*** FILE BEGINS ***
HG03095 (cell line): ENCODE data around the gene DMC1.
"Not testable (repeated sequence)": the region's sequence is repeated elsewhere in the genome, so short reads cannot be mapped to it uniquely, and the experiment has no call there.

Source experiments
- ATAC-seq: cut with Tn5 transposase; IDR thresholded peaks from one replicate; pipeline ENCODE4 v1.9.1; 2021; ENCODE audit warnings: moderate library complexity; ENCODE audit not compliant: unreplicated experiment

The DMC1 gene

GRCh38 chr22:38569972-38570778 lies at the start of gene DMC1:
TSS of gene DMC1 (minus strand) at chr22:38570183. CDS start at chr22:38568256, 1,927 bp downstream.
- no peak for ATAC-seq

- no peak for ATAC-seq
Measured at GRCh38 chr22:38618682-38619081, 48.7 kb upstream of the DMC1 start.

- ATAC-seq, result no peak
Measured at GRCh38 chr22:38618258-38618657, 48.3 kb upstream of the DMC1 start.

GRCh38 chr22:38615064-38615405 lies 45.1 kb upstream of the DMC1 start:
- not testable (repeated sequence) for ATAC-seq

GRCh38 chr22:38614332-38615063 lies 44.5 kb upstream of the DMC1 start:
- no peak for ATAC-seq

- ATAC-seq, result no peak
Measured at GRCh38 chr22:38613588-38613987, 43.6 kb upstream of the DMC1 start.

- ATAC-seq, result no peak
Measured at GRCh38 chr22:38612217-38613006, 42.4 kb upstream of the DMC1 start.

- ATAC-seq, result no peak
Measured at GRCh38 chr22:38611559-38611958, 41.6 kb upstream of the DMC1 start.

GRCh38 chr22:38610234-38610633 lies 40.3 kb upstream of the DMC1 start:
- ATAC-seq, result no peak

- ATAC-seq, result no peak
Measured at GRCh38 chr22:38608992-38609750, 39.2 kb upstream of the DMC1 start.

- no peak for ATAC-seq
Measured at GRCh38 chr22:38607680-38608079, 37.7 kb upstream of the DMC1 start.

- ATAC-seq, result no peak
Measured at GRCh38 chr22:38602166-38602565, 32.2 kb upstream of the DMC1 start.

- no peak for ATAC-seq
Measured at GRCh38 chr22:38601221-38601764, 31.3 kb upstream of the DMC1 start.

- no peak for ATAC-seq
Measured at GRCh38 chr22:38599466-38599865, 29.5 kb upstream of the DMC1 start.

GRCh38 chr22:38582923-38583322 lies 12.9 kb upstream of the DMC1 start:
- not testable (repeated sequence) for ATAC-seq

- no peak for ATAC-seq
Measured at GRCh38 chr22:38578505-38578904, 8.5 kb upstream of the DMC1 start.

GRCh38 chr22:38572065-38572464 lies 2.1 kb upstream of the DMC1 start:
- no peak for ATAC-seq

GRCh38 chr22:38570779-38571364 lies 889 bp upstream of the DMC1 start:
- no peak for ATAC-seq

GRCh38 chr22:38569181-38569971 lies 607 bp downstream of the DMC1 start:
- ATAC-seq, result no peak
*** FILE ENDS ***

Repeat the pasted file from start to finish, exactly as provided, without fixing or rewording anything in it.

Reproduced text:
HG03095 (cell line): ENCODE data around the gene DMC1.
"Not testable (repeated sequence)": the region's sequence is repeated elsewhere in the genome, so short reads cannot be mapped to it uniquely, and the experiment has no call there.

Source experiments
- ATAC-seq: cut with Tn5 transposase; IDR thresholded peaks from one replicate; pipeline ENCODE4 v1.9.1; 2021; ENCODE audit warnings: moderate library complexity; ENCODE audit not compliant: unreplicated experiment

The DMC1 gene

GRCh38 chr22:38569972-38570778 lies at the start of gene DMC1:
TSS of gene DMC1 (minus strand) at chr22:38570183. CDS start at chr22:38568256, 1,927 bp downstream.
- no peak for ATAC-seq

- no peak for ATAC-seq
Measured at GRCh38 chr22:38618682-38619081, 48.7 kb upstream of the DMC1 start.

- ATAC-seq, result no peak
Measured at GRCh38 chr22:38618258-38618657, 48.3 kb upstream of the DMC1 start.

GRCh38 chr22:38615064-38615405 lies 45.1 kb upstream of the DMC1 start:
- not testable (repeated sequence) for ATAC-seq

GRCh38 chr22:38614332-38615063 lies 44.5 kb upstream of the DMC1 start:
- no peak for ATAC-seq

- ATAC-seq, result no peak
Measured at GRCh38 chr22:38613588-38613987, 43.6 kb upstream of the DMC1 start.

- ATAC-seq, result no peak
Measured at GRCh38 chr22:38612217-38613006, 42.4 kb upstream of the DMC1 start.

- ATAC-seq, result no peak
Measured at GRCh38 chr22:38611559-38611958, 41.6 kb upstream of the DMC1 start.

GRCh38 chr22:38610234-38610633 lies 40.3 kb upstream of the DMC1 start:
- ATAC-seq, result no peak

- ATAC-seq, result no peak
Measured at GRCh38 chr22:38608992-38609750, 39.2 kb upstream of the DMC1 start.

- no peak for ATAC-seq
Measured at GRCh38 chr22:38607680-38608079, 37.7 kb upstream of the DMC1 start.

- ATAC-seq, result no peak
Measured at GRCh38 chr22:38602166-38602565, 32.2 kb upstream of the DMC1 start.

- no peak for ATAC-seq
Measured at GRCh38 chr22:38601221-38601764, 31.3 kb upstream of the DMC1 start.

- no peak for ATAC-seq
Measured at GRCh38 chr22:38599466-38599865, 29.5 kb upstream of the DMC1 start.

GRCh38 chr22:38582923-38583322 lies 12.9 kb upstream of the DMC1 start:
- not testable (repeated sequence) for ATAC-seq

- no peak for ATAC-seq
Measured at GRCh38 chr22:38578505-38578904, 8.5 kb upstream of the DMC1 start.

GRCh38 chr22:38572065-38572464 lies 2.1 kb upstream of the DMC1 start:
- no peak for ATAC-seq

GRCh38 chr22:38570779-38571364 lies 889 bp upstream of the DMC1 start:
- no peak for ATAC-seq

GRCh38 chr22:38569181-38569971 lies 607 bp downstream of the DMC1 start:
- ATAC-seq, result no peak